Moyles going means I’ll be switching to commercial

COMMENT: Increasing awareness of what we eat is crucial

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Come September, Chris Moyles will be leaving the breakfast show on Radio 1 – and I’m gutted.

He’s the last person left that I like on Radio 1. And yes, I know I’m way above the age demographic of the station and I shouldn’t be listening any more, but I can’t help it. He’s made me laugh every morning for the past eight years.

But that’s the problem. He gets all of us old crusties listening rather than the young demographic that Radio 1 is supposed to be appealing to.

Once he’s gone, that’ll be Radio 1 days over for me. This is sad, as Radio 1 is a time travel link to my youth, when I used to tune in for the ever-so-important chart countdown on a Sunday night, my cassette recorder pressed up to the speaker to capture my favourite songs on tape (pirating was very primitive in those days).

Radio 1 – and my continued listening – has connected me to the kid that I was, through teenage years and into my 20s, 30s and early 40s.

But when Chris leaves, that’ll be it. I can’t stand the too-obvious humour or a good proportion of the endlessly-repeated dross which is played on a cycle for the rest of the day.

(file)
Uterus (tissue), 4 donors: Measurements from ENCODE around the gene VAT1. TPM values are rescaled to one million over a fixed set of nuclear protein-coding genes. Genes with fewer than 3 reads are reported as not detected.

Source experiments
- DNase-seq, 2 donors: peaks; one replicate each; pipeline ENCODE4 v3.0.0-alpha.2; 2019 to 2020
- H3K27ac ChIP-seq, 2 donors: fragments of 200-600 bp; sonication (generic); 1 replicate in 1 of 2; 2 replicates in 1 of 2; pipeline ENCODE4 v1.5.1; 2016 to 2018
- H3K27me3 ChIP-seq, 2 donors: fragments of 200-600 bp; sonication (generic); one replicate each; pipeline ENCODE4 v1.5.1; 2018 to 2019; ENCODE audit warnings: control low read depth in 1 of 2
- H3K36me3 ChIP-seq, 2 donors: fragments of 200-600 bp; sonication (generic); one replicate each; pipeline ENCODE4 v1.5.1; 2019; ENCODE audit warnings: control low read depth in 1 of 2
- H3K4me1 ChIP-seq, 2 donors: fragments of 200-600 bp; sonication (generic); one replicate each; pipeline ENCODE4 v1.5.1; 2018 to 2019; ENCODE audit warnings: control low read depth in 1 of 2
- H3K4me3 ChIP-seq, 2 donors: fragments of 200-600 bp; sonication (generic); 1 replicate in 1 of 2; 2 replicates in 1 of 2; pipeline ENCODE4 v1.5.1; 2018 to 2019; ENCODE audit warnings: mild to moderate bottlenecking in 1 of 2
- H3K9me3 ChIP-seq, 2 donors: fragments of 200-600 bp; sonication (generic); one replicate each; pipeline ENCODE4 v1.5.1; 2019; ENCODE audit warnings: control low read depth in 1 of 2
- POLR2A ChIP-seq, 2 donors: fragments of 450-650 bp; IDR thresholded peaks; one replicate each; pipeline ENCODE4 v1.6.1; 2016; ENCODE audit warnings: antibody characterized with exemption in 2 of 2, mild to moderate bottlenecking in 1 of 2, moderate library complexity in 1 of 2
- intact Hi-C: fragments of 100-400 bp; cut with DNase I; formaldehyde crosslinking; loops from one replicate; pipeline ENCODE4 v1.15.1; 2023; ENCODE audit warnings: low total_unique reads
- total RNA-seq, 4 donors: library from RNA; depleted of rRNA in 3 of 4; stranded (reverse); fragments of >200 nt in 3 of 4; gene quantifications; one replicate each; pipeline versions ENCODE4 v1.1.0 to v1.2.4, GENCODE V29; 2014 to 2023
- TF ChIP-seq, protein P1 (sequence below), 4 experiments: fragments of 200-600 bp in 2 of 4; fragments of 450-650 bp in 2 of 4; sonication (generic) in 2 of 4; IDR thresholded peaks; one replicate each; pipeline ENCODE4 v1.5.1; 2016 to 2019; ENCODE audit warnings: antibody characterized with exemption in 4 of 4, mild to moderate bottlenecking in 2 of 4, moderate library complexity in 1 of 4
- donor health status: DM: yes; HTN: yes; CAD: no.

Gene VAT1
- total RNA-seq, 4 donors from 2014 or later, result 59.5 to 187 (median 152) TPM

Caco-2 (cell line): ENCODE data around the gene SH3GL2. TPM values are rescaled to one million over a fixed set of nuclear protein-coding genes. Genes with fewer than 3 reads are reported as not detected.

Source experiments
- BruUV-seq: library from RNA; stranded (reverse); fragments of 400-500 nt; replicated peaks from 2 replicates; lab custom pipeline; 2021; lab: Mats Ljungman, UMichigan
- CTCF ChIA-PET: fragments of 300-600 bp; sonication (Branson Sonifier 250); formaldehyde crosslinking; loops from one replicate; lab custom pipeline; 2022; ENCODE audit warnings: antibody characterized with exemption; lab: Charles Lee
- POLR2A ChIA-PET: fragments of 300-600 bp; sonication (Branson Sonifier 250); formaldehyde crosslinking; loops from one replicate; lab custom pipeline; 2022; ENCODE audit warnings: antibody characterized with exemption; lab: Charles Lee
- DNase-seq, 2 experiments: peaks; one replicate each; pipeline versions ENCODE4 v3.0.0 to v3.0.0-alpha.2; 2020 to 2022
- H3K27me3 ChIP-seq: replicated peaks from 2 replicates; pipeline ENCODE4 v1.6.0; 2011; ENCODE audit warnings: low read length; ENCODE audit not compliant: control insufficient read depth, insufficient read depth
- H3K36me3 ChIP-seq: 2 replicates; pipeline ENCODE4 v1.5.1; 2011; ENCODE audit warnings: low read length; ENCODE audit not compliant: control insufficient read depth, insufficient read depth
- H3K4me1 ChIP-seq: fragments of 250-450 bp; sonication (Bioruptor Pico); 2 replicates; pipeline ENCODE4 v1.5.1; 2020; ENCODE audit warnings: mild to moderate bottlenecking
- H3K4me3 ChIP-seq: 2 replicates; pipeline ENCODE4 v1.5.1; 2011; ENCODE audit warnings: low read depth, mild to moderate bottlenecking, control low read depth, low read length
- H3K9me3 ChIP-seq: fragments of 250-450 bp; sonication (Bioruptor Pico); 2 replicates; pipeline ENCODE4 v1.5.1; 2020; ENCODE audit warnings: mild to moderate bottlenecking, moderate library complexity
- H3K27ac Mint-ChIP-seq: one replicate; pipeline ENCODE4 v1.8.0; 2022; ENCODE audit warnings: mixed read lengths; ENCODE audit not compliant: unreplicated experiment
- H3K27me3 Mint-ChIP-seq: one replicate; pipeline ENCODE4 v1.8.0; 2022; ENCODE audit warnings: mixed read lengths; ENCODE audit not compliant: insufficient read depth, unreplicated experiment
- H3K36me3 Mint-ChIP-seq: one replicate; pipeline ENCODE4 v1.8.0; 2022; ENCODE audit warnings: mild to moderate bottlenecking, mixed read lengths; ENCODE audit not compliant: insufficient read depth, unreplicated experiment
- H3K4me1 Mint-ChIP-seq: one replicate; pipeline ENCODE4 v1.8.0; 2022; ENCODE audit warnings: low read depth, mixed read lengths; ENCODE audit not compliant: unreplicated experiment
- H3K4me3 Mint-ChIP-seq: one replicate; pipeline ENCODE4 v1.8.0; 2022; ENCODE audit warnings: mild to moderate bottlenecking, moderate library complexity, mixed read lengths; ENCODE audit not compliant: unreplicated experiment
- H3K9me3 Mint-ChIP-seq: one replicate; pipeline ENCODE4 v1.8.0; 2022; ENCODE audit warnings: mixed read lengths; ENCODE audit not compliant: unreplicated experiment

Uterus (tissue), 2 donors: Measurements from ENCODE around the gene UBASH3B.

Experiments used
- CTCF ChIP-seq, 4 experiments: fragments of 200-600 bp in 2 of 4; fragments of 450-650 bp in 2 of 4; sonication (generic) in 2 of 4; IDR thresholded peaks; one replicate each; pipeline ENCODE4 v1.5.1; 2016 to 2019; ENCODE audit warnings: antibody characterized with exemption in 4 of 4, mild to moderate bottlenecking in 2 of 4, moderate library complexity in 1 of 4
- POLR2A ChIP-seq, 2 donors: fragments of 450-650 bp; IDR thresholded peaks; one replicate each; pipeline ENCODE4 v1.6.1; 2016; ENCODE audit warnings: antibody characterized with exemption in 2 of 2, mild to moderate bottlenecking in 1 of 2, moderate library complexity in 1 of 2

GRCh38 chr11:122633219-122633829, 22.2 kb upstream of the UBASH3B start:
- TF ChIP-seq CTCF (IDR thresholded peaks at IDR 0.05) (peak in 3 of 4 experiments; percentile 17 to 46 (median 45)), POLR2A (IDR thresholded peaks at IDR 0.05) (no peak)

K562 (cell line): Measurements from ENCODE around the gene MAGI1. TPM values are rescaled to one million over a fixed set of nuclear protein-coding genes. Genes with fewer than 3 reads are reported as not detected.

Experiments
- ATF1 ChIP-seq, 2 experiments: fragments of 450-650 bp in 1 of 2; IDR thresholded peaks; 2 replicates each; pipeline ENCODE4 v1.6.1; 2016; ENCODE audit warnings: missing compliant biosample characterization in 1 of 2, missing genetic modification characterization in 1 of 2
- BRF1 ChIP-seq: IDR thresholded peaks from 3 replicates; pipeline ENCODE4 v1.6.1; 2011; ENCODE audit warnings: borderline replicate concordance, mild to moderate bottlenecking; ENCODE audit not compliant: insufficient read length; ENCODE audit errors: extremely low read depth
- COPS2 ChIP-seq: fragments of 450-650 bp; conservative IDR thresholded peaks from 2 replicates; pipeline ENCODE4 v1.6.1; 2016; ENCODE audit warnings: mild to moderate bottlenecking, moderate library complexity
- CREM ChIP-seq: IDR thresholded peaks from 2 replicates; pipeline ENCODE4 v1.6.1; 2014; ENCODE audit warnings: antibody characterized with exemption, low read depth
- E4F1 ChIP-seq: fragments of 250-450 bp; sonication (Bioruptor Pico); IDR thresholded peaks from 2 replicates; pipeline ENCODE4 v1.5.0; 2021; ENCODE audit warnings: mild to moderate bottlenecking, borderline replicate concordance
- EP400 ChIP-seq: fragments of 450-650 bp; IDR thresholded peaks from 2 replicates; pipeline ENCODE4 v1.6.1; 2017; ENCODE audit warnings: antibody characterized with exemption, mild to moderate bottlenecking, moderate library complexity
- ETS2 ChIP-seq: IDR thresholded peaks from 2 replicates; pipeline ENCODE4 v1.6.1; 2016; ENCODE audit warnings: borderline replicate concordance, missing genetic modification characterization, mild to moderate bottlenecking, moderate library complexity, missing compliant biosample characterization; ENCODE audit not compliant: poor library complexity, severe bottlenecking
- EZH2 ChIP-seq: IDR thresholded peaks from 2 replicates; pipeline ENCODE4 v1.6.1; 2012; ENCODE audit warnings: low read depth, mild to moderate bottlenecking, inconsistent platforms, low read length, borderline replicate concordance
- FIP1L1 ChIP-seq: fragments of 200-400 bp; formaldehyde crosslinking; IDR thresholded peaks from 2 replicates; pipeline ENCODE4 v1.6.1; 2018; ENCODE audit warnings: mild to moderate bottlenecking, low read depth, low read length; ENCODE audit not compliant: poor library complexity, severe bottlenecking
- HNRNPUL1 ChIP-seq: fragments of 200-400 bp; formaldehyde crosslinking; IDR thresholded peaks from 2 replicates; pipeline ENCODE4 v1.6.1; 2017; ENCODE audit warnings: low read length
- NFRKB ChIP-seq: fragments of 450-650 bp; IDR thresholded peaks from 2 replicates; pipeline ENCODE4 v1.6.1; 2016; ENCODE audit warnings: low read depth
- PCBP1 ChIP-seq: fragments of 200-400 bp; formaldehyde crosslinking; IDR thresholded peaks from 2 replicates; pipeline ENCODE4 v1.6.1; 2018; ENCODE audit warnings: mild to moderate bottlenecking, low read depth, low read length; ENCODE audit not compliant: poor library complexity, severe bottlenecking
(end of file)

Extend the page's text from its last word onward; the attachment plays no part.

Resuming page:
And, actually, I’m not sure that my teenager is that bothered either. All my kids find Chris Moyles and his cohorts funny, but the rest of the presenters – especially in the afternoon before tea – leave them as cold as they leave me.

Maybe I’m wrong, maybe Radio 1 will revive itself and pull its younger audience appeal out of the hat. But I very much hope that the station doesn’t mistake the dropping of a ‘t’ in words for appealing to younger audiences.

The teenagers that I know are much, much more sophisticated than that. They are engaged by wit and humour with an edge, exactly what Chris Moyles and the team had. A bit of room for silliness, lots of room for friendships and some wee-inducing hilariousness (Toby Lerone – need I say more?)

And what is wrong with being an older listener anyway? Radio 1 is going to lose a massive proportion of its breakfast audience and where will we go? Not to Radio 2 or 3. Yep, I reckon we’ll be going commercial.